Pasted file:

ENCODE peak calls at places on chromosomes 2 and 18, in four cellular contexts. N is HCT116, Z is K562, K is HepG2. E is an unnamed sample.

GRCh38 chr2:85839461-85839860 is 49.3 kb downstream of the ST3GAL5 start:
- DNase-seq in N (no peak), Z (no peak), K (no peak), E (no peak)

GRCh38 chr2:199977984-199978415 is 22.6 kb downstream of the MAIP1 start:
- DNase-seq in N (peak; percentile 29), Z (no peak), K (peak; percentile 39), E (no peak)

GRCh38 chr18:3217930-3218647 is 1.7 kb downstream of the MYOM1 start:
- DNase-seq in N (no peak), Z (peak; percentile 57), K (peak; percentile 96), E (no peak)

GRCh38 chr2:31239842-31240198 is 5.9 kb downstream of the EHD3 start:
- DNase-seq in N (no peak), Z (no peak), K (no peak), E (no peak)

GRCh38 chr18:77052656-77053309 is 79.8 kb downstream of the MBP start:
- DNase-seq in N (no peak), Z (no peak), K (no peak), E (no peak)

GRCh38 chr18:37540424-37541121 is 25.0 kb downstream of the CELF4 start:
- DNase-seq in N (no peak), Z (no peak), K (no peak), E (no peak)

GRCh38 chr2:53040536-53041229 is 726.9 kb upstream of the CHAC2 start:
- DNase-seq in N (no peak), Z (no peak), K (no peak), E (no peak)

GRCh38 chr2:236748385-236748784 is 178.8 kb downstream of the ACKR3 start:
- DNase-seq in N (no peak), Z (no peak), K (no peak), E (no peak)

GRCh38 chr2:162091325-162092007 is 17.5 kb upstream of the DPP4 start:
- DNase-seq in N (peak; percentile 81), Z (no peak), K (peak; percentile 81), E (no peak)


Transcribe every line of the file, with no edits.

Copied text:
ENCODE peak calls at places on chromosomes 2 and 18, in four cellular contexts. N is HCT116, Z is K562, K is HepG2. E is an unnamed sample.

GRCh38 chr2:85839461-85839860 is 49.3 kb downstream of the ST3GAL5 start:
- DNase-seq in N (no peak), Z (no peak), K (no peak), E (no peak)

GRCh38 chr2:199977984-199978415 is 22.6 kb downstream of the MAIP1 start:
- DNase-seq in N (peak; percentile 29), Z (no peak), K (peak; percentile 39), E (no peak)

GRCh38 chr18:3217930-3218647 is 1.7 kb downstream of the MYOM1 start:
- DNase-seq in N (no peak), Z (peak; percentile 57), K (peak; percentile 96), E (no peak)

GRCh38 chr2:31239842-31240198 is 5.9 kb downstream of the EHD3 start:
- DNase-seq in N (no peak), Z (no peak), K (no peak), E (no peak)

GRCh38 chr18:77052656-77053309 is 79.8 kb downstream of the MBP start:
- DNase-seq in N (no peak), Z (no peak), K (no peak), E (no peak)

GRCh38 chr18:37540424-37541121 is 25.0 kb downstream of the CELF4 start:
- DNase-seq in N (no peak), Z (no peak), K (no peak), E (no peak)

GRCh38 chr2:53040536-53041229 is 726.9 kb upstream of the CHAC2 start:
- DNase-seq in N (no peak), Z (no peak), K (no peak), E (no peak)

GRCh38 chr2:236748385-236748784 is 178.8 kb downstream of the ACKR3 start:
- DNase-seq in N (no peak), Z (no peak), K (no peak), E (no peak)

GRCh38 chr2:162091325-162092007 is 17.5 kb upstream of the DPP4 start:
- DNase-seq in N (peak; percentile 81), Z (no peak), K (peak; percentile 81), E (no peak)